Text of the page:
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The most helpful part of my plan is keeping an eye on the amount of protein. Too much protein, as you know, will stall a loss. And that's the issue with the cheese, it's not the carbage. Doctor Atkins, in one of his books, recommended no more than 4 ounces daily due to the protein issue. There are days I eat more than 4 ounces, but my protein intake is cut somewhere else to make up for it.
I don't recall reading this in any of my Atkins books. I always thought the 4 ounce limit on cheese was related to the carbs it contains, not the protein. With all the meat on the ok list, hard for me to think of Atkins limiting cheese because of the protein. Of course, I might well have missed this . . . .
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Old 08-30-2014, 05:57 PM   #10
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That is the major point where NK &Atkins differ. Our plan is LC/moderate protein/high fat.
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Old 08-30-2014, 08:06 PM   #11
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I don't recall reading this in any of my Atkins books. I always thought the 4 ounce limit on cheese was related to the carbs it contains, not the protein. With all the meat on the ok list, hard for me to think of Atkins limiting cheese because of the protein. Of course, I might well have missed this . . . .
I could have misunderstood as it's been a long time since I read the book. When I read his original book, I thought it was about unlimited protein, but am not sure, now, that's what he intended.

You're right. I looked it up. It was about the carbs.

Last edited by lazy girl; 08-30-2014 at 08:10 PM..
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Old 08-31-2014, 06:58 AM   #12
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I finally figured out that I have a sensitivity to dairy & it is harder to cut it completely than sugar or grains could ever hope to be. That one bite of cheese that triggers the feeling that I must eat every bite & then get more is a red flag. It is not a lack of self control.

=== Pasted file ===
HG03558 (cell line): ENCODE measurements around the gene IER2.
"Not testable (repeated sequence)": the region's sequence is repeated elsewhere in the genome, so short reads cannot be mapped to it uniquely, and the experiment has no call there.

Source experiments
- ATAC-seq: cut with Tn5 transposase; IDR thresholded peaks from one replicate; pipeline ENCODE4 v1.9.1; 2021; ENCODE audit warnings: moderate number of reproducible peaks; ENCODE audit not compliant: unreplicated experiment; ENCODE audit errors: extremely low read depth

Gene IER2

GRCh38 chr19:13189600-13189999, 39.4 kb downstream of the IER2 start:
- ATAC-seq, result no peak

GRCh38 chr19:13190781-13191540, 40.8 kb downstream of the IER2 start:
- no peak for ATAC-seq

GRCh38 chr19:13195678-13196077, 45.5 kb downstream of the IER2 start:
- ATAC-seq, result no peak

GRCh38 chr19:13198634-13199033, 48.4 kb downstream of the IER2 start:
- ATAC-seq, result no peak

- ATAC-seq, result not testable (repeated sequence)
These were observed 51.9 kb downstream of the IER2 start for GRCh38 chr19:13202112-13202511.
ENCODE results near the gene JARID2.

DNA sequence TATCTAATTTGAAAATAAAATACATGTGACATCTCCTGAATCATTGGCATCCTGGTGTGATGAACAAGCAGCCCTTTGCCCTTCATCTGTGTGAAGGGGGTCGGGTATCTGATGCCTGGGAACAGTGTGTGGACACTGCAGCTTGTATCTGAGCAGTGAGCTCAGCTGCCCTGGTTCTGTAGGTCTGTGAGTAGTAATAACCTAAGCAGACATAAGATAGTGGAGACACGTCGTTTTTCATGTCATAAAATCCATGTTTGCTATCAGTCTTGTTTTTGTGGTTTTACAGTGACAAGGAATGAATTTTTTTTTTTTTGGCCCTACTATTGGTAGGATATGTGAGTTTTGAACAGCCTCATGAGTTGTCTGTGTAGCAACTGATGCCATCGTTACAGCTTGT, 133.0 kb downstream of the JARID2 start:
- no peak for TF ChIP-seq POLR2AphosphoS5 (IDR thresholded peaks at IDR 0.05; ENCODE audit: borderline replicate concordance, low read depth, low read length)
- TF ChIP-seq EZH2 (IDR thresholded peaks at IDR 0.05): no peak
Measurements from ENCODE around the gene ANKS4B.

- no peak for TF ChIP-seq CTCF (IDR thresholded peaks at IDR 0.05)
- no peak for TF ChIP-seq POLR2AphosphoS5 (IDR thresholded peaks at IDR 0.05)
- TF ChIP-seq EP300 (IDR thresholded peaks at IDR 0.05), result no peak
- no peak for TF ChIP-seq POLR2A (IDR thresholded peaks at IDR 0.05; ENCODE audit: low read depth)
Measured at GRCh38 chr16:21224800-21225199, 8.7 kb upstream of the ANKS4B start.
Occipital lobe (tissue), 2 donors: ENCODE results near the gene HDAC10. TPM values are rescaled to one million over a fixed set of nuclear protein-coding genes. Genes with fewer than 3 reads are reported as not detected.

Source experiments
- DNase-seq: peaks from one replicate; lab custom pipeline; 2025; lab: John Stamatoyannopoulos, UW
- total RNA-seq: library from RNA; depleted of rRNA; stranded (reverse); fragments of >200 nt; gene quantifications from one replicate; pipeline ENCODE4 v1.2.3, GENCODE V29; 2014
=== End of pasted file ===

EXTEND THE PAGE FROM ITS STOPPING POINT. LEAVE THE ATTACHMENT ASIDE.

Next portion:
I still break down and buy it occasionally. It is an ongoing battle. I have not bought any since the end of July but I have had some cheddar cheese at my mom's a couple days. I need to completely eliminate it once and for all.

Nuts are about the same for me.

Yeah-I'm in the same boat, I think. I will eventually just give dairy up completely-I don't know about nuts, in the form of nut butters: I'm planing to maintain (If I get there in this lifetime) with fat bombs....and for some reason, I have less portion control issues with nut butters as opposed to loose nuts. Go figure.

The cheese has got to go, though....
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Old 08-31-2014, 07:08 AM   #13
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I don't recall reading this in any of my Atkins books. I always thought the 4 ounce limit on cheese was related to the carbs it contains, not the protein. With all the meat on the ok list, hard for me to think of Atkins limiting cheese because of the protein. Of course, I might well have missed this . . . .
I don't think an answer was provided or if it was, it might have been because of the calorie density of cheese. At least, that is what I hear most often on the forum.

Personally, I think cheese has unique properties that make it much like nuts in that both are salty and fat dense. Those 2 things make it more likely to over eat just because they are both delicious. Take away the salt and I think it would be much less likely to over eat them. Can you imagine cheese without salt??
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Old 08-31-2014, 07:30 AM   #14
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The more ingredients in a recipe, the slower my weight loss. I have no idea why, but if I eat just meat and salad and keep it simple I lose a lot of pounds. When I get into making casseroles or some of the creamy soups I stall.
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Old 08-31-2014, 07:45 AM   #15
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The more ingredients in a recipe, the slower my weight loss. I have no idea why, but if I eat just meat and salad and keep it simple I lose a lot of pounds. When I get into making casseroles or some of the creamy soups I stall.
I was just reading similar comments in a thread on the Maintain Lane forum last night! It was interesting. The majority agreed that keeping food simple worked a lot better for maintaining than fancy recipes. Basic meat, veggies, & salads got the vote for "safe" meals. I'm a lazy cook so that is how I cook now. Made me feel good about my simple food choices.

I avoid casserole-type dishes & recipes with rich sauces and cheese because I always want to over-eat them. I thought it was just me but it seems to be common.
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Old 08-31-2014, 10:01 AM   #16
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Not sure if you are diabetic, but I am, and it is NOT true that you need to eat a lot to spike blood sugar. I can eat 2-3 M&M's and go over 200 mg/dl.